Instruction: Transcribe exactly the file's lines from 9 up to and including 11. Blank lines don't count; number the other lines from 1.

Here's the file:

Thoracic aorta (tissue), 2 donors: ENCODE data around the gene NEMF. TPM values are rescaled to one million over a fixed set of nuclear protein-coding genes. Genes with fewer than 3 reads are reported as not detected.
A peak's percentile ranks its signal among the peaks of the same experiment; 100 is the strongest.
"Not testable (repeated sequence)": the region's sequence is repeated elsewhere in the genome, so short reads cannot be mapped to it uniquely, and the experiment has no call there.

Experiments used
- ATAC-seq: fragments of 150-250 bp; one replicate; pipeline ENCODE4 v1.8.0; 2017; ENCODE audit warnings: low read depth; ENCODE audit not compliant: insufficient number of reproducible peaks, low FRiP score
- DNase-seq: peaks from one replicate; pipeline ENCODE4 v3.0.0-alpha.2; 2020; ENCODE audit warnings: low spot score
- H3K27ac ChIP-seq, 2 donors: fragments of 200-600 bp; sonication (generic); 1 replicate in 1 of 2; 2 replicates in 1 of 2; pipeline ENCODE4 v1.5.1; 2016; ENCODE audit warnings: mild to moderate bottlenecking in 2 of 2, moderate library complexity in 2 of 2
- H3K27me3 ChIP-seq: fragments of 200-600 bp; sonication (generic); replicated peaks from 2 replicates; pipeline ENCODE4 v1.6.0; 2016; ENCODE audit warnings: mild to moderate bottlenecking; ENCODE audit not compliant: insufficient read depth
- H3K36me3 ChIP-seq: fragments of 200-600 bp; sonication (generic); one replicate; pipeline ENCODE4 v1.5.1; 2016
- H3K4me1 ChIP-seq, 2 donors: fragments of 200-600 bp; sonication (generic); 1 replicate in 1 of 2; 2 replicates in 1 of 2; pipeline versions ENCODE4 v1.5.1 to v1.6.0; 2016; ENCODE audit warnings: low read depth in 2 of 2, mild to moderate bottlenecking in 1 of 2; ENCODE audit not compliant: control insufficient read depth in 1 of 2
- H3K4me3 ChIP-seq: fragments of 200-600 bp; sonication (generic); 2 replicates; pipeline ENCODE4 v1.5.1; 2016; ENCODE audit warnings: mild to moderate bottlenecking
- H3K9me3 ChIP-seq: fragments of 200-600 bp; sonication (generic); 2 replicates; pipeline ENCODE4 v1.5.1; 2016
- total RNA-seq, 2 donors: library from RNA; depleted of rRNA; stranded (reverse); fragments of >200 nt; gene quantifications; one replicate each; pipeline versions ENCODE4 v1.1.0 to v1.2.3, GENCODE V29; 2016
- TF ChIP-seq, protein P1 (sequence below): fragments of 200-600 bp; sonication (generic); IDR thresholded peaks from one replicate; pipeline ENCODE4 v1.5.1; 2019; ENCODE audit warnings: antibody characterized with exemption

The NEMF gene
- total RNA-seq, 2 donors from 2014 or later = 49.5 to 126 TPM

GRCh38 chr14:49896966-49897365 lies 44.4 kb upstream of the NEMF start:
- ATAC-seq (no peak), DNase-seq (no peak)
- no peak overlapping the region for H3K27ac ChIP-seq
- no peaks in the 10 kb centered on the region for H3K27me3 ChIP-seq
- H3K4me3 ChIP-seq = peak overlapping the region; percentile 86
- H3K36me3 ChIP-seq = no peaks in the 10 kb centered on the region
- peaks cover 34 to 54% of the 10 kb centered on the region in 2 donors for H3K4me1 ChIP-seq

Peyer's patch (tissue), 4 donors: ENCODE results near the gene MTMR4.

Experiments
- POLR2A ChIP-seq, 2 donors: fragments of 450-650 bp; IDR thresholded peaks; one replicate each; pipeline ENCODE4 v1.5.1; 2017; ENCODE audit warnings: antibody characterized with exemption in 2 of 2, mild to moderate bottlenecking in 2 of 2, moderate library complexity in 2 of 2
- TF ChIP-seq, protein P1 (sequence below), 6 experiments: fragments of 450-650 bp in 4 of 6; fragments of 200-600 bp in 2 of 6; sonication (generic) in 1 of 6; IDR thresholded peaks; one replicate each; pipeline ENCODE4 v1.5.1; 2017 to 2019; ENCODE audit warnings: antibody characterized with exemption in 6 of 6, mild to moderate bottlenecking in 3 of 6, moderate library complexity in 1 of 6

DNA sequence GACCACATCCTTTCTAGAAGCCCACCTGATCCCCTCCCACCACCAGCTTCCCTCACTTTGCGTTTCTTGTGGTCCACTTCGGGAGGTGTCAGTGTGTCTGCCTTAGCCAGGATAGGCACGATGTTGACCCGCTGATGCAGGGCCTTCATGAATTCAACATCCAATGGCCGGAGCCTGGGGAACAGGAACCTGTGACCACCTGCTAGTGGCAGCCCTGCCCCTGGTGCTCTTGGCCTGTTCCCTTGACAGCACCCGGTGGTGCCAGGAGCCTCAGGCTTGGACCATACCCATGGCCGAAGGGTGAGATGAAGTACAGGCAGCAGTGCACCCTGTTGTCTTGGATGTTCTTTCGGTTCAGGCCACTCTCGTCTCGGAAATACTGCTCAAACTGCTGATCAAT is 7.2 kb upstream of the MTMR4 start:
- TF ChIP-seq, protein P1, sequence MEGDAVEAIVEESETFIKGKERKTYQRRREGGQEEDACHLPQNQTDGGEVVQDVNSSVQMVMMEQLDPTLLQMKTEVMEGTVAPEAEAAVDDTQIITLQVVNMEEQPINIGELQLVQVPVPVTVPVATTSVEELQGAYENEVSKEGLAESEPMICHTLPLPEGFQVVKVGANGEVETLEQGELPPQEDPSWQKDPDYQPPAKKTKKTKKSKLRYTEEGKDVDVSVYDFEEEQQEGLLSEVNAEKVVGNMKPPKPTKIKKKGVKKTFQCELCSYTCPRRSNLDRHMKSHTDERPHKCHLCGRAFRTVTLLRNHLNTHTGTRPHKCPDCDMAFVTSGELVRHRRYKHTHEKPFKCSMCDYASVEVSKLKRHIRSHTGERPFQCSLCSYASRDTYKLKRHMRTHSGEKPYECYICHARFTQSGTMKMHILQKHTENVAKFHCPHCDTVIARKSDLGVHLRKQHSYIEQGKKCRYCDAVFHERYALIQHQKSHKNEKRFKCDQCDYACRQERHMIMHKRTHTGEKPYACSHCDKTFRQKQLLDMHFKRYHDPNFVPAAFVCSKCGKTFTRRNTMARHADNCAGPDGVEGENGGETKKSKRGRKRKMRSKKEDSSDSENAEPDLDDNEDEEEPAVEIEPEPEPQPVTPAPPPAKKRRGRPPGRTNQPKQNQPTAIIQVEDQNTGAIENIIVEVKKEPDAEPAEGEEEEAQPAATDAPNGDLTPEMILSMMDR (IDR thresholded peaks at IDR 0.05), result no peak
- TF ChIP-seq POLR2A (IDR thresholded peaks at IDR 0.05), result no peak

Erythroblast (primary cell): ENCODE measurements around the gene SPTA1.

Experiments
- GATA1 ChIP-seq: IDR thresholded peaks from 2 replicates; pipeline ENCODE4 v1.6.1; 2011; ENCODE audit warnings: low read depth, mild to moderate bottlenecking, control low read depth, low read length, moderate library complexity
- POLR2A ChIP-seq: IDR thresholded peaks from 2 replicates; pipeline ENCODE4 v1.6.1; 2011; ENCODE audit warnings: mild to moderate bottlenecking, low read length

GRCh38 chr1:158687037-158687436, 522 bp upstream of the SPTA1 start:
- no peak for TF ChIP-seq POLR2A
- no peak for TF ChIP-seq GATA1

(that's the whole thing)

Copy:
- H3K36me3 ChIP-seq: fragments of 200-600 bp; sonication (generic); one replicate; pipeline ENCODE4 v1.5.1; 2016
- H3K4me1 ChIP-seq, 2 donors: fragments of 200-600 bp; sonication (generic); 1 replicate in 1 of 2; 2 replicates in 1 of 2; pipeline versions ENCODE4 v1.5.1 to v1.6.0; 2016; ENCODE audit warnings: low read depth in 2 of 2, mild to moderate bottlenecking in 1 of 2; ENCODE audit not compliant: control insufficient read depth in 1 of 2
- H3K4me3 ChIP-seq: fragments of 200-600 bp; sonication (generic); 2 replicates; pipeline ENCODE4 v1.5.1; 2016; ENCODE audit warnings: mild to moderate bottlenecking